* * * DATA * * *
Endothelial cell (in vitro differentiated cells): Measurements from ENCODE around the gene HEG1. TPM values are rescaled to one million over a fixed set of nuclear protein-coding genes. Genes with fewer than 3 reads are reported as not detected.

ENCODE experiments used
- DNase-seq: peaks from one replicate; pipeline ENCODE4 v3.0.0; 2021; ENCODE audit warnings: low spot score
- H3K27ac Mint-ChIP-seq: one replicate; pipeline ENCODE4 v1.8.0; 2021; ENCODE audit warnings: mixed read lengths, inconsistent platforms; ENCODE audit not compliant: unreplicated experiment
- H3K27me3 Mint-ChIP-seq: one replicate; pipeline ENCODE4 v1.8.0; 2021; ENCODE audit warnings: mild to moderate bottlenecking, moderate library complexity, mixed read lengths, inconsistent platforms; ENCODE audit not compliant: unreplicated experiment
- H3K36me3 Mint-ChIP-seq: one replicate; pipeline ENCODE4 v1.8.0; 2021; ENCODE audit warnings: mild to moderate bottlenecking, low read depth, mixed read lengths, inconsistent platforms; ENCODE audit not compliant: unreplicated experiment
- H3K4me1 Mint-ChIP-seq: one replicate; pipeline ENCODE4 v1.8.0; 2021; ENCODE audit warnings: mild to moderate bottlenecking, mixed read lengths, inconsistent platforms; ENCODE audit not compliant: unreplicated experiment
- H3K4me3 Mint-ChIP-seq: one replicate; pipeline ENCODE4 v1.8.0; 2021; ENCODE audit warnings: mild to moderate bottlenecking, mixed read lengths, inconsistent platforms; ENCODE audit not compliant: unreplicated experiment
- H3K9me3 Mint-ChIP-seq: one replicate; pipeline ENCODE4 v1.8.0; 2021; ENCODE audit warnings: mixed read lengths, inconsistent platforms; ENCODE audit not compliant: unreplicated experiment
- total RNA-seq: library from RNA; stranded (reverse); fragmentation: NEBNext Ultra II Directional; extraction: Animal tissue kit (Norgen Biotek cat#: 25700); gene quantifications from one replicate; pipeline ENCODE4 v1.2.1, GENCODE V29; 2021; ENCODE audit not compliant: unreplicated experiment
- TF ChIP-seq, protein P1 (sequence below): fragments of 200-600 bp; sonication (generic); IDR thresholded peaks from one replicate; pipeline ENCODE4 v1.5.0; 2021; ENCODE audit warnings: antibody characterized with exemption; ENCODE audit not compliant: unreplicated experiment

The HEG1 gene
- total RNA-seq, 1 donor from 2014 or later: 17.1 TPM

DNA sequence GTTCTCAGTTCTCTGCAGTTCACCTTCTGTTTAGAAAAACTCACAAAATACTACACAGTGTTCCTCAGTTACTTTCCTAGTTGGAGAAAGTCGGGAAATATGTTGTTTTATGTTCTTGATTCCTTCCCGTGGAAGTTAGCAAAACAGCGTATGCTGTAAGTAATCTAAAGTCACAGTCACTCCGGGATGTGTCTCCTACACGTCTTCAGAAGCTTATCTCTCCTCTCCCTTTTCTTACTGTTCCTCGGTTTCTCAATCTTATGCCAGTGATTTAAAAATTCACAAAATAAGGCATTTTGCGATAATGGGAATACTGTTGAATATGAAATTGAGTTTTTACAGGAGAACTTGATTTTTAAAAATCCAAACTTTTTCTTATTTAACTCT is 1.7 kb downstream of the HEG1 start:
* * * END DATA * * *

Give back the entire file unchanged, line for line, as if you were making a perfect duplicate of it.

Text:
Endothelial cell (in vitro differentiated cells): Measurements from ENCODE around the gene HEG1. TPM values are rescaled to one million over a fixed set of nuclear protein-coding genes. Genes with fewer than 3 reads are reported as not detected.

ENCODE experiments used
- DNase-seq: peaks from one replicate; pipeline ENCODE4 v3.0.0; 2021; ENCODE audit warnings: low spot score
- H3K27ac Mint-ChIP-seq: one replicate; pipeline ENCODE4 v1.8.0; 2021; ENCODE audit warnings: mixed read lengths, inconsistent platforms; ENCODE audit not compliant: unreplicated experiment
- H3K27me3 Mint-ChIP-seq: one replicate; pipeline ENCODE4 v1.8.0; 2021; ENCODE audit warnings: mild to moderate bottlenecking, moderate library complexity, mixed read lengths, inconsistent platforms; ENCODE audit not compliant: unreplicated experiment
- H3K36me3 Mint-ChIP-seq: one replicate; pipeline ENCODE4 v1.8.0; 2021; ENCODE audit warnings: mild to moderate bottlenecking, low read depth, mixed read lengths, inconsistent platforms; ENCODE audit not compliant: unreplicated experiment
- H3K4me1 Mint-ChIP-seq: one replicate; pipeline ENCODE4 v1.8.0; 2021; ENCODE audit warnings: mild to moderate bottlenecking, mixed read lengths, inconsistent platforms; ENCODE audit not compliant: unreplicated experiment
- H3K4me3 Mint-ChIP-seq: one replicate; pipeline ENCODE4 v1.8.0; 2021; ENCODE audit warnings: mild to moderate bottlenecking, mixed read lengths, inconsistent platforms; ENCODE audit not compliant: unreplicated experiment
- H3K9me3 Mint-ChIP-seq: one replicate; pipeline ENCODE4 v1.8.0; 2021; ENCODE audit warnings: mixed read lengths, inconsistent platforms; ENCODE audit not compliant: unreplicated experiment
- total RNA-seq: library from RNA; stranded (reverse); fragmentation: NEBNext Ultra II Directional; extraction: Animal tissue kit (Norgen Biotek cat#: 25700); gene quantifications from one replicate; pipeline ENCODE4 v1.2.1, GENCODE V29; 2021; ENCODE audit not compliant: unreplicated experiment
- TF ChIP-seq, protein P1 (sequence below): fragments of 200-600 bp; sonication (generic); IDR thresholded peaks from one replicate; pipeline ENCODE4 v1.5.0; 2021; ENCODE audit warnings: antibody characterized with exemption; ENCODE audit not compliant: unreplicated experiment

The HEG1 gene
- total RNA-seq, 1 donor from 2014 or later: 17.1 TPM

DNA sequence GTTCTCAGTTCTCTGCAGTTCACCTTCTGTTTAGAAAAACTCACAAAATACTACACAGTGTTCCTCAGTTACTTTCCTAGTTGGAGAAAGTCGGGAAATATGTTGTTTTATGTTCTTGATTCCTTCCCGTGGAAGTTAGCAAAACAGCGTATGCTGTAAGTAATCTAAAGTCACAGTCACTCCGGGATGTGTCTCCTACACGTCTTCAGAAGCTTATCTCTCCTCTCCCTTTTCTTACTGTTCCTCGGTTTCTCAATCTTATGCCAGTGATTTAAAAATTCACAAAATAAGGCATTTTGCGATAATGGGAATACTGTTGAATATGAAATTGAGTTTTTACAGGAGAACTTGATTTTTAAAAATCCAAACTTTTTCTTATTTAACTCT is 1.7 kb downstream of the HEG1 start: